I have my own działalność. Small school in a small community. Everyone's looking for something different. Nobody can tell you one way or the other. The way I see it now, Poland respects quality but they don't want to pay for it. However, if you are consistent with your quality, you'll find customers willing to pay for it. It's all about the word of mouth here.
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dragonpiwo



Joined: 04 Mar 2013
Posts: 1630
Location: Berlin

PostPosted: Thu Oct 02, 2014 5:51 am    Post subject: Exactly Reply with quote

'Poles expect quality but they don't want to pay for it.'

The wife and I were having exactly the same conversation the other night and I/we couldn't agree more and it's not just about teaching. I think it's true in many fields.

There is a lot of work here but I'm happy I can be choosy. Bottom line is, I have a job abroad I can go back to.

Presently I'm erring on the side of possibly working myself to death rather than being put to death Smile
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dragonpiwo



Joined: 04 Mar 2013
Posts: 1630
Location: Berlin

PostPosted: Thu Oct 02, 2014 6:56 pm    Post subject: erm Reply with quote

I think 'in the west', we expect quality and we are willing to pay for it and leave tip.
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Master Shake



Joined: 03 Nov 2006
Posts: 1200
Location: Colorado, USA

PostPosted: Fri Oct 03, 2014 3:48 pm    Post subject: Reply with quote

Infinite wrote:
I have my own działalność. Small school in a small community. Everyone's looking for something different. Nobody can tell you one way or the other. The way I see it now, Poland respects quality but they don't want to pay for it. However, if you are consistent with your quality, you'll find customers willing to pay for it. It's all about the word of mouth here.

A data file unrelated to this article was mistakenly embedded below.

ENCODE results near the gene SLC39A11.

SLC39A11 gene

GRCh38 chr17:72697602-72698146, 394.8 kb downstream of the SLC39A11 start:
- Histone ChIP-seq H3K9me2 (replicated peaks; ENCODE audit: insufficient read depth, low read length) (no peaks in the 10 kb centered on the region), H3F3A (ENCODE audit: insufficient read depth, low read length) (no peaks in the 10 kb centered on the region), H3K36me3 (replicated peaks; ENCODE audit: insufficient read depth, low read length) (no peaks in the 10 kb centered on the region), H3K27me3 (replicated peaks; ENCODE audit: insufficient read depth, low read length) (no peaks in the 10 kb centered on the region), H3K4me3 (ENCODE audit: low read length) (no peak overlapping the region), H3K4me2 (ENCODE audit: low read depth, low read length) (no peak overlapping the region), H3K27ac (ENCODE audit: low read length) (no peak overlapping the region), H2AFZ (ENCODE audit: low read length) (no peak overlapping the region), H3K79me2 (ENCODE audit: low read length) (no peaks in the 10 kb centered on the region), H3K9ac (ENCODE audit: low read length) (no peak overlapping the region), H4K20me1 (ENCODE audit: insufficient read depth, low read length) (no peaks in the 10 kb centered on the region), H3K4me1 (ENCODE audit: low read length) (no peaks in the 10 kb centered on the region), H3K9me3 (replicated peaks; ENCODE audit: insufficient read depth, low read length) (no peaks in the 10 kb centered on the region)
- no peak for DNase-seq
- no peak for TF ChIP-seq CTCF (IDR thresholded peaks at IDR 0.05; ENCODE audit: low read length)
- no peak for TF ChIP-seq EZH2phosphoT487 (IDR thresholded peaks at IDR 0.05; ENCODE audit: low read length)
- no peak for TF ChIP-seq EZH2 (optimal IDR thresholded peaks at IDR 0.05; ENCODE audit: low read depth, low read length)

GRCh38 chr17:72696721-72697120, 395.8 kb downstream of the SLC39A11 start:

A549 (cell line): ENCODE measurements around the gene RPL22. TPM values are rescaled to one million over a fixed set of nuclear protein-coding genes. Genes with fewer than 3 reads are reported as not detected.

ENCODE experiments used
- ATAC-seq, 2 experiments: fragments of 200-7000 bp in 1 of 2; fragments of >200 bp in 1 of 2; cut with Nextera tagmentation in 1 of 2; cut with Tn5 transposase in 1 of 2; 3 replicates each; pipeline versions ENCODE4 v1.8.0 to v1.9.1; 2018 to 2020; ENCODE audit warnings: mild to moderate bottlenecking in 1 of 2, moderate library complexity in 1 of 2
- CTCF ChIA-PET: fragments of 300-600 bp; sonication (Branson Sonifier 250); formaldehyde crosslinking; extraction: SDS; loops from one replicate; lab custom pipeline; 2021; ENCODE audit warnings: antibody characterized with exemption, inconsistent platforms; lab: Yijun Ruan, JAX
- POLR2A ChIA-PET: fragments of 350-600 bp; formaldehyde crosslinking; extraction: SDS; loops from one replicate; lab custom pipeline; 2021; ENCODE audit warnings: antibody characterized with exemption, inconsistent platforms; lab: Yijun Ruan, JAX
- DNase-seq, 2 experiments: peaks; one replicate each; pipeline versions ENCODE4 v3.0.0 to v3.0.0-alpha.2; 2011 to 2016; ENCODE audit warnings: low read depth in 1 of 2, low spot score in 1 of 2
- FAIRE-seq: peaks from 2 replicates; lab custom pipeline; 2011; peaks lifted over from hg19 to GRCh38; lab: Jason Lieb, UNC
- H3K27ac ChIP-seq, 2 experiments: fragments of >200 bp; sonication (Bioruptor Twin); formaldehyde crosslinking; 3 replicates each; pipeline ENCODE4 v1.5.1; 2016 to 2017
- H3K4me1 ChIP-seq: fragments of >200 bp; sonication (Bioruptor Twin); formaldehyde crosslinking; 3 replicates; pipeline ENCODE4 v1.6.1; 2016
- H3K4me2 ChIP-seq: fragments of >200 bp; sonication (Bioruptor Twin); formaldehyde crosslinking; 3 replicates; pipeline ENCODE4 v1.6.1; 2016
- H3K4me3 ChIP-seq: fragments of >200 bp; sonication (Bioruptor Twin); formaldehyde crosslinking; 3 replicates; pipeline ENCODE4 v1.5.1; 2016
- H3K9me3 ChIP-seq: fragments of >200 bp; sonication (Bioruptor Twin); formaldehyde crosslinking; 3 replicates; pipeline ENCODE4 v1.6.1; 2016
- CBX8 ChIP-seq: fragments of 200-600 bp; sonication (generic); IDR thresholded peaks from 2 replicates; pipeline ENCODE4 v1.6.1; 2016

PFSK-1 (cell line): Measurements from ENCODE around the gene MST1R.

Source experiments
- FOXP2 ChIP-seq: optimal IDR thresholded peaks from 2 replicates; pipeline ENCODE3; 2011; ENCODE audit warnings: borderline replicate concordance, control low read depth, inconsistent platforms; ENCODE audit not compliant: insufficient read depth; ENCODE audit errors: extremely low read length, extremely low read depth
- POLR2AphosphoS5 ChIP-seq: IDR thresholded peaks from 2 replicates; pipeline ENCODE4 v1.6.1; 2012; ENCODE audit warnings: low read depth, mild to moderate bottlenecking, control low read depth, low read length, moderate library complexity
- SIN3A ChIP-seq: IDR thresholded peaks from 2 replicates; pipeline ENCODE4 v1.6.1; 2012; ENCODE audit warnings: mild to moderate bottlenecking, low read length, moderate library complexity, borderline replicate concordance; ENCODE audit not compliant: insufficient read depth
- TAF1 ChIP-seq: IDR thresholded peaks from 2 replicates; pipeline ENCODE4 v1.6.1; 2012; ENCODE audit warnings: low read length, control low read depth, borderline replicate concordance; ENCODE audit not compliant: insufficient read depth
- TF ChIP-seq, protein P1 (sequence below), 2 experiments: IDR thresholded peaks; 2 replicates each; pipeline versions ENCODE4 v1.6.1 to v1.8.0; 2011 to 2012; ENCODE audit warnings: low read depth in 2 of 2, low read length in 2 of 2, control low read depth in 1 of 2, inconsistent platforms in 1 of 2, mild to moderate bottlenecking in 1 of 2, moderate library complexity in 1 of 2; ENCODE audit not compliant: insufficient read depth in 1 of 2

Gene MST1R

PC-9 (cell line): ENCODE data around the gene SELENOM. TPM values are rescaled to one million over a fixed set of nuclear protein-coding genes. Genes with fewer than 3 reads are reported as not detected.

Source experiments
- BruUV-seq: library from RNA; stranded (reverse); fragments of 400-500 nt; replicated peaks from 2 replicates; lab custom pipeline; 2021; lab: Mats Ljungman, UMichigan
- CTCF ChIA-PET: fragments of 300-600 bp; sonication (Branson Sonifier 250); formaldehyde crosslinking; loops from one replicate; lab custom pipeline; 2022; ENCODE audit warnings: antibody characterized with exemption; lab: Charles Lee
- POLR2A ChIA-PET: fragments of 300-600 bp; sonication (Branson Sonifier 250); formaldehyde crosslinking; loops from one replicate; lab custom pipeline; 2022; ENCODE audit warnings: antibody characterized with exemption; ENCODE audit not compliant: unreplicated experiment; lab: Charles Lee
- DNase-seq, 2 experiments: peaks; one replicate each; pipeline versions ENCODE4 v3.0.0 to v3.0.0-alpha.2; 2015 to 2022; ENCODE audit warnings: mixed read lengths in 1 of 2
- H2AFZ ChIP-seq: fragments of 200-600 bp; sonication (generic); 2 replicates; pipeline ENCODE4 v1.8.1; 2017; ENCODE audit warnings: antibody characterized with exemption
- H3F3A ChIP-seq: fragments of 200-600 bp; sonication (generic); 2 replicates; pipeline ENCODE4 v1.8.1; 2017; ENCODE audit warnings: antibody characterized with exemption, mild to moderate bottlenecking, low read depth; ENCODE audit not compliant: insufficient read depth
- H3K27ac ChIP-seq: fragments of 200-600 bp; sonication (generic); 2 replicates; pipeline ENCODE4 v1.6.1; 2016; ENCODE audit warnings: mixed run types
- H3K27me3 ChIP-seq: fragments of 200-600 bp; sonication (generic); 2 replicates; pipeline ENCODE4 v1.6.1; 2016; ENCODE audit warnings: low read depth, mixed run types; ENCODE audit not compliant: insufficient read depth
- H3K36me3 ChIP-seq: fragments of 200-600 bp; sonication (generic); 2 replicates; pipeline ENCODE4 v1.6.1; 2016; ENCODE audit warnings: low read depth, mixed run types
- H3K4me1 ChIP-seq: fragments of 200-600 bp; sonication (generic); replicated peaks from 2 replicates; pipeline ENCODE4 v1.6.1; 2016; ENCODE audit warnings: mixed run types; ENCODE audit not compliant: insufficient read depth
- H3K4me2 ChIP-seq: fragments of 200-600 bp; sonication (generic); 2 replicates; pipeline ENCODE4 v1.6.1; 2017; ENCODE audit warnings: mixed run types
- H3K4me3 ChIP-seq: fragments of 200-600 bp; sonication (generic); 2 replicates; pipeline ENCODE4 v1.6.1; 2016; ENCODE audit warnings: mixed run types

I think that about sums it up in the smaller towns here. But I must add "If they feel there is no other choice but to fork over for quality, they'll reluctantly do it." Hurrah.

A lot of these country bumpkins have a surprising amount of money to blow on English lessons.
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Rusty77



Joined: 27 Jun 2005
Posts: 53
Location: Toronto

PostPosted: Sat Oct 04, 2014 1:46 pm    Post subject: rates for private lessons and non-EU citizens Reply with quote

'Shake, regarding the country bumpkins having lots of money to blow, it would be great but I have yet to discover this phenomenon: I work in Warsaw during the week, and in a small town 50 km from Warsaw at weekends; my rate in Warsaw is 70 per 60 minute class; in the small town it's 40 for the same amount of time. (therefore I only teach in the small town very few classes, and to relatives, I am there because my partner lives there). This is based on privates. 'Been doing this for two years and have tinkered with many different techniques in attracting and maintaining students. I've found that most students make a decision based on price.
But more importantly than the focusing on the rural-urban contrast, I think, newish teachers who haven't yet found a contract with a school and are looking to depend on privates here should perhaps consider that of teaching adults vs children. Often young professionals can be a challenge in terms of consistency: based on their tendency to not seriously prioritise English lessons over other areas in their lives (as evidenced by the frequent cancellations, excuses not to have a class because it's a "holiday weekend", or general lack of accountability and respect for time), they can't initially be relied upon as a regular source of income. Children don't have these options, and they tend to be more reliable.